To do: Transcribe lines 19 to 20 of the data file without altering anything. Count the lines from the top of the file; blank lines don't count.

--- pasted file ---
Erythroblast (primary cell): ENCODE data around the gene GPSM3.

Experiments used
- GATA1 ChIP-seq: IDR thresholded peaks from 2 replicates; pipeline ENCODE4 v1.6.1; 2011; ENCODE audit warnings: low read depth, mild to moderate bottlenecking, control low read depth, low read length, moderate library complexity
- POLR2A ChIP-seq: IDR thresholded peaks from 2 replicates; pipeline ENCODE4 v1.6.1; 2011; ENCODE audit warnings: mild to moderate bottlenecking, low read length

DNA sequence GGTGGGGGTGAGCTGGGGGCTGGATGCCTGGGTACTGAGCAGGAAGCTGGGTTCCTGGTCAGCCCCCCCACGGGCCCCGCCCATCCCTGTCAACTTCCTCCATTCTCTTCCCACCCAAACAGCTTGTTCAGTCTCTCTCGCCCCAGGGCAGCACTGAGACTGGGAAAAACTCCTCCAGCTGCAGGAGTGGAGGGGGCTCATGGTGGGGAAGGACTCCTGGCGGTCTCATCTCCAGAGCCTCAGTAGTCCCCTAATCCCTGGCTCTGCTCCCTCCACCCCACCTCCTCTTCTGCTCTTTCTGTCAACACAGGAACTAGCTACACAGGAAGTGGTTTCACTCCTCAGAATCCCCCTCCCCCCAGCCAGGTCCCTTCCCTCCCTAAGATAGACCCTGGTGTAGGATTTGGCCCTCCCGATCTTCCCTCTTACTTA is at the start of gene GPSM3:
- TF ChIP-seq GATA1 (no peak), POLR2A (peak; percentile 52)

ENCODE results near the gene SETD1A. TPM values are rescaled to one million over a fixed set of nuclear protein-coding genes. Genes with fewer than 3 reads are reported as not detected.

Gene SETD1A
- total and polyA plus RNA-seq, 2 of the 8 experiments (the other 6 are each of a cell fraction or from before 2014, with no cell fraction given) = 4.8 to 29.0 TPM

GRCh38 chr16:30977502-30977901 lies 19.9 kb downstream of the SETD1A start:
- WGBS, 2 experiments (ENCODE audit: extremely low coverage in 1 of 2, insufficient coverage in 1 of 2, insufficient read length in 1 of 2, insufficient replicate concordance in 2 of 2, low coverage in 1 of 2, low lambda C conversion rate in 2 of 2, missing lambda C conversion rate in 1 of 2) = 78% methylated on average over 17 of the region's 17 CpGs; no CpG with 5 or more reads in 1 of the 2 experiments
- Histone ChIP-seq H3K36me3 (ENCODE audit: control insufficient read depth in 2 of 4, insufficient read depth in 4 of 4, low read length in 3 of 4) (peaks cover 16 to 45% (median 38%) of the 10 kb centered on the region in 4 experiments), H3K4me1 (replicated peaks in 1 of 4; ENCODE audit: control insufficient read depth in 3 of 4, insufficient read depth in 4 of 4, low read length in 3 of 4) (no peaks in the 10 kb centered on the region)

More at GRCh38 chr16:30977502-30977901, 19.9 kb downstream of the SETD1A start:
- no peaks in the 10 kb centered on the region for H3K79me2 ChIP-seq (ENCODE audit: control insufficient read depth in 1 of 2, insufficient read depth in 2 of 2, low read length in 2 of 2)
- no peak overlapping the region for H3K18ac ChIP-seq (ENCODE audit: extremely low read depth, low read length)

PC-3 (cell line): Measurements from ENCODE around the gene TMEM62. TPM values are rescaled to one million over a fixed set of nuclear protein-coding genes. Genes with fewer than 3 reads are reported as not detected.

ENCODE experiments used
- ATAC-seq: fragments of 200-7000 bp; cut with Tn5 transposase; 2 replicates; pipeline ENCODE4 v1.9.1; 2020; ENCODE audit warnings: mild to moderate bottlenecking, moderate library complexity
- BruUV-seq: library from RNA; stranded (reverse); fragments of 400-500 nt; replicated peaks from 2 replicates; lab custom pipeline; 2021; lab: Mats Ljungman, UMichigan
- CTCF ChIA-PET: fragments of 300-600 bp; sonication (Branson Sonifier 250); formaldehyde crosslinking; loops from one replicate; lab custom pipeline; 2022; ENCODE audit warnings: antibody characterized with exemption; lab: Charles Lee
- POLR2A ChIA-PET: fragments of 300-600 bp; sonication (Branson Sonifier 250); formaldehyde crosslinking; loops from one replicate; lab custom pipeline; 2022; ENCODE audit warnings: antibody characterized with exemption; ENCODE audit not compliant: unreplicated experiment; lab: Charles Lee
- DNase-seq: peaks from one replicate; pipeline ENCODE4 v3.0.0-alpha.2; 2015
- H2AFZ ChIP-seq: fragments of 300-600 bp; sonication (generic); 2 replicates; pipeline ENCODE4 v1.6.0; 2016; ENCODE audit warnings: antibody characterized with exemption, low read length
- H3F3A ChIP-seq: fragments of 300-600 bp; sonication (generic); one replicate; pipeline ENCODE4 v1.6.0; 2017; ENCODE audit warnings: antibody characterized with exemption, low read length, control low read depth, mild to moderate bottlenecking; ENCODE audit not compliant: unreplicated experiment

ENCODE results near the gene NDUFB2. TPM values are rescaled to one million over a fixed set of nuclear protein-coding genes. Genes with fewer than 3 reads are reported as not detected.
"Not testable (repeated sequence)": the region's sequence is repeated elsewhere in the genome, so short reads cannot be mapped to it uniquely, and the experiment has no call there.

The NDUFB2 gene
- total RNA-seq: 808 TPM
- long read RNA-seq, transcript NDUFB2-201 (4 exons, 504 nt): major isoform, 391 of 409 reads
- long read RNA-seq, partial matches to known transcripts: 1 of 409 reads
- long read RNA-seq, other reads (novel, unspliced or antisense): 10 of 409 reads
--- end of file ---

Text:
- BruUV-seq: library from RNA; stranded (reverse); fragments of 400-500 nt; replicated peaks from 2 replicates; lab custom pipeline; 2021; lab: Mats Ljungman, UMichigan
- CTCF ChIA-PET: fragments of 300-600 bp; sonication (Branson Sonifier 250); formaldehyde crosslinking; loops from one replicate; lab custom pipeline; 2022; ENCODE audit warnings: antibody characterized with exemption; lab: Charles Lee